Q: The folks at the John E. Parker Career Management Center are on the front line when it comes to knowing what recruiters expect of our graduates. Did they have any input into what comes next?

Definitely, Parker is very involved, along with Chris Weber (’09), who is now Anderson’s assistant dean of business transformation. He has been really instrumental, because he was director of career advising and education at Parker and he heard first hand the kinds of questions our students are being asked in interviews.

One thing I really admire about Dean Tony Bernardo is that he very clearly articulated that we do not want to just copy what other schools are doing. That’s not going to allow us to differentiate. We want to think about what’s best for Anderson and what’s best for our set of students. Our students go into a much broader range of industries compared to a lot of schools, where something like 80 or 90% go into consulting, banking or related roles. We have real estate, health care, technology, entertainment, venture capital. So it’s a challenge as a school to simultaneously create an inclusive curriculum that meets the needs of a lot of different interests, while also getting to scale.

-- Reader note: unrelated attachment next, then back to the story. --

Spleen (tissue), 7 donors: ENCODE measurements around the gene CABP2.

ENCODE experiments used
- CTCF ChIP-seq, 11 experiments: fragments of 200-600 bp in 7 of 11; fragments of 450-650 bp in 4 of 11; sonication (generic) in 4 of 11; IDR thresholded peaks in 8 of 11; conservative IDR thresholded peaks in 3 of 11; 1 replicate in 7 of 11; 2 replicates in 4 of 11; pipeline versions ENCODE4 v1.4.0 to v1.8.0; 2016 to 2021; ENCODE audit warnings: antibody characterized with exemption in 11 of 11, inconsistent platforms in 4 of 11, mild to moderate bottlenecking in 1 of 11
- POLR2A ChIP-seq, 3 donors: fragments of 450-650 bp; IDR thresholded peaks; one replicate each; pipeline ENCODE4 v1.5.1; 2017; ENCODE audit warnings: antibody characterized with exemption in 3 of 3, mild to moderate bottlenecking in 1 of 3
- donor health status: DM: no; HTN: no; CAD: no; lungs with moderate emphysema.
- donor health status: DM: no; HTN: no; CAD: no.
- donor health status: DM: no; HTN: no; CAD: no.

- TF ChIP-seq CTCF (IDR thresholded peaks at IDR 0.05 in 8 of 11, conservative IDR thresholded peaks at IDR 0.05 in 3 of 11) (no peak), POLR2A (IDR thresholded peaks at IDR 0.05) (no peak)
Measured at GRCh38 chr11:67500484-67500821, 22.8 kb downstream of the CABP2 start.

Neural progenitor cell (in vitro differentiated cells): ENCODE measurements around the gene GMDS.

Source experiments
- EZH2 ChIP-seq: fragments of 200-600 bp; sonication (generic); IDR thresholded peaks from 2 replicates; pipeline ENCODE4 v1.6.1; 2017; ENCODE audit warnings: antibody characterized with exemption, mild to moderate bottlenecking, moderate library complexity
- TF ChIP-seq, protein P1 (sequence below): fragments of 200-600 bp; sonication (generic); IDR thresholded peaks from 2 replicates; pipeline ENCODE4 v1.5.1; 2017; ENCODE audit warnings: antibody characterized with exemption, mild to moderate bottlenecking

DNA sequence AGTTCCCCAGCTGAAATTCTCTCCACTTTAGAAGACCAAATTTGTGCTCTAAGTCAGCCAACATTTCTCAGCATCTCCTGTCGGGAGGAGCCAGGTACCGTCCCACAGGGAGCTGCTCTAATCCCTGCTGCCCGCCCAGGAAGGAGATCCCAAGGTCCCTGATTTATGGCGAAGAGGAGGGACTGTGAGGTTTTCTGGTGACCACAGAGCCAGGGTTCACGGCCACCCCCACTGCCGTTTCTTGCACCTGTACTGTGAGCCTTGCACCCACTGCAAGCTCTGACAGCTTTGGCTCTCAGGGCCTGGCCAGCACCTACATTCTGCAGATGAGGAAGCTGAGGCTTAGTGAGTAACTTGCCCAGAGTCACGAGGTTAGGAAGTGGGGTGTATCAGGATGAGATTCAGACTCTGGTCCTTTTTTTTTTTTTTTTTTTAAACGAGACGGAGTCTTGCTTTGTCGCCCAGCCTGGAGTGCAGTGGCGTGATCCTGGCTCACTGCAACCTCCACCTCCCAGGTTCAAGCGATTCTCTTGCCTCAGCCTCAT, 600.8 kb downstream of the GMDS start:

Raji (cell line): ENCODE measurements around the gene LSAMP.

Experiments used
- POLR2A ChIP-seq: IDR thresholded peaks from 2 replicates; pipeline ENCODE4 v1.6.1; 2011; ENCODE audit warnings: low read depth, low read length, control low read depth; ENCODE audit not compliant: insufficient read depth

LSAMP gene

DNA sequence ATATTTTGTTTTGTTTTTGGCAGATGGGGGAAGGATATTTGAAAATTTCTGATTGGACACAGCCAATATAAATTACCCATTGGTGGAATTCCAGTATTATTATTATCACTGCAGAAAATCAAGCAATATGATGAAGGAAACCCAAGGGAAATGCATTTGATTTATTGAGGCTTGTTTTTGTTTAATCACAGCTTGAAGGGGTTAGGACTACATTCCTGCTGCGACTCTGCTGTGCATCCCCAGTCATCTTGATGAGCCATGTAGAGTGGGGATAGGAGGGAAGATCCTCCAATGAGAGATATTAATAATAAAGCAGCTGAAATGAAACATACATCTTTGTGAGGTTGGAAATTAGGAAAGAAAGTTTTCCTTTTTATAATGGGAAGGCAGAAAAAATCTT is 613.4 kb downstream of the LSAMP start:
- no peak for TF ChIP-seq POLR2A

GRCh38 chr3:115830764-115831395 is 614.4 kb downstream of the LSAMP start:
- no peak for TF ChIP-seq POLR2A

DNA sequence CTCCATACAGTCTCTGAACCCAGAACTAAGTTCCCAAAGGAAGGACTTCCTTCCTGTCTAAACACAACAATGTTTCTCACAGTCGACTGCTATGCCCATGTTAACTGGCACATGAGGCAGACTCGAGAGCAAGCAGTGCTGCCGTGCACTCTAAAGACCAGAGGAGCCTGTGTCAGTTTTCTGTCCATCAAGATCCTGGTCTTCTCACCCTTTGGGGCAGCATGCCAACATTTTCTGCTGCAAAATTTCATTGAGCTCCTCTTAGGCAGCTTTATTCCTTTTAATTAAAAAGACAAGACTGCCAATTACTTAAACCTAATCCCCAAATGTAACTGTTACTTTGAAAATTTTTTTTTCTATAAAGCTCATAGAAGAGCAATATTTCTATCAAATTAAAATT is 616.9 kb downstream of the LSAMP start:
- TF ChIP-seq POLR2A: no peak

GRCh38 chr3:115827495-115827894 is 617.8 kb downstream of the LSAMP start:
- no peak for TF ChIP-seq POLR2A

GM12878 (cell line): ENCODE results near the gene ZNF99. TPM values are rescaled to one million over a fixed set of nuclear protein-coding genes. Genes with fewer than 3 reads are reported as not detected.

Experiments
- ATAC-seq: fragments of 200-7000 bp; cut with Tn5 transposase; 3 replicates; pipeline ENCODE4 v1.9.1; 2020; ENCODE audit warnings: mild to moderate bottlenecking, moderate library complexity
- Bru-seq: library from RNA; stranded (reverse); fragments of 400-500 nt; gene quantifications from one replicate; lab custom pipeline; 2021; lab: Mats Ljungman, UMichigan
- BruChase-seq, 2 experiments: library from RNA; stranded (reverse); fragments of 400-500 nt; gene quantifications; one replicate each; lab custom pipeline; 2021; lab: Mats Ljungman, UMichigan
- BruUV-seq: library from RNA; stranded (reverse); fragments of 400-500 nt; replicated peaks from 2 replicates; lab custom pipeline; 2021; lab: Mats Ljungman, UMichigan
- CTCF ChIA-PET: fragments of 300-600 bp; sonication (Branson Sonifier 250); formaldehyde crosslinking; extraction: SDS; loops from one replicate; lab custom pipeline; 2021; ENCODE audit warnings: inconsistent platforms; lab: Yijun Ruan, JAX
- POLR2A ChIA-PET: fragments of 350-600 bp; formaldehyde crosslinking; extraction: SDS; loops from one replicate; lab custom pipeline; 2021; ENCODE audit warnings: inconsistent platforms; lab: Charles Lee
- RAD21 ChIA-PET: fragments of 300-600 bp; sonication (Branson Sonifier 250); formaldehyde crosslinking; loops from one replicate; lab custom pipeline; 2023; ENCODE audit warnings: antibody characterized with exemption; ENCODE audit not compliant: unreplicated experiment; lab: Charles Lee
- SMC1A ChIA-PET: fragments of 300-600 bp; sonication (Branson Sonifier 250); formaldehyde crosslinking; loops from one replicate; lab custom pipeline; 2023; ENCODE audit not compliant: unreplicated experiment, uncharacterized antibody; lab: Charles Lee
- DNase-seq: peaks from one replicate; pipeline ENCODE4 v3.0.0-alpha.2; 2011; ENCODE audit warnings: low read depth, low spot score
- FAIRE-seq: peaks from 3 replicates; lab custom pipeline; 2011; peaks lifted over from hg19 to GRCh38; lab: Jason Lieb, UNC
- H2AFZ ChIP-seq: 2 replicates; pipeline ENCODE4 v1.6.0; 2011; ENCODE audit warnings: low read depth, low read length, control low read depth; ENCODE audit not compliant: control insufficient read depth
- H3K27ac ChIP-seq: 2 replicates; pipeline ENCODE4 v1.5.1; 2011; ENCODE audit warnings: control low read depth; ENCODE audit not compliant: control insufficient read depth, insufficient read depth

Q: How will the focus on curriculum impact the core courses?

All of the core courses are essential, and one is not more important than another. There’s an analogy with medical school, where students do rotations based individual body parts. You study the brain, you study the heart, you study the bones. But that’s not how humans function, right? These things are interconnected and they work together.

There’s a parallel system in most business schools, where operations and accounting and finance typically operate in silos. But that’s not how firms operate. Firms are interconnected. We need to be able to understand how these core courses fit together to ensure that our students are best prepared for their future careers.

Q: It all seems very complicated, there are a lot of moving parts.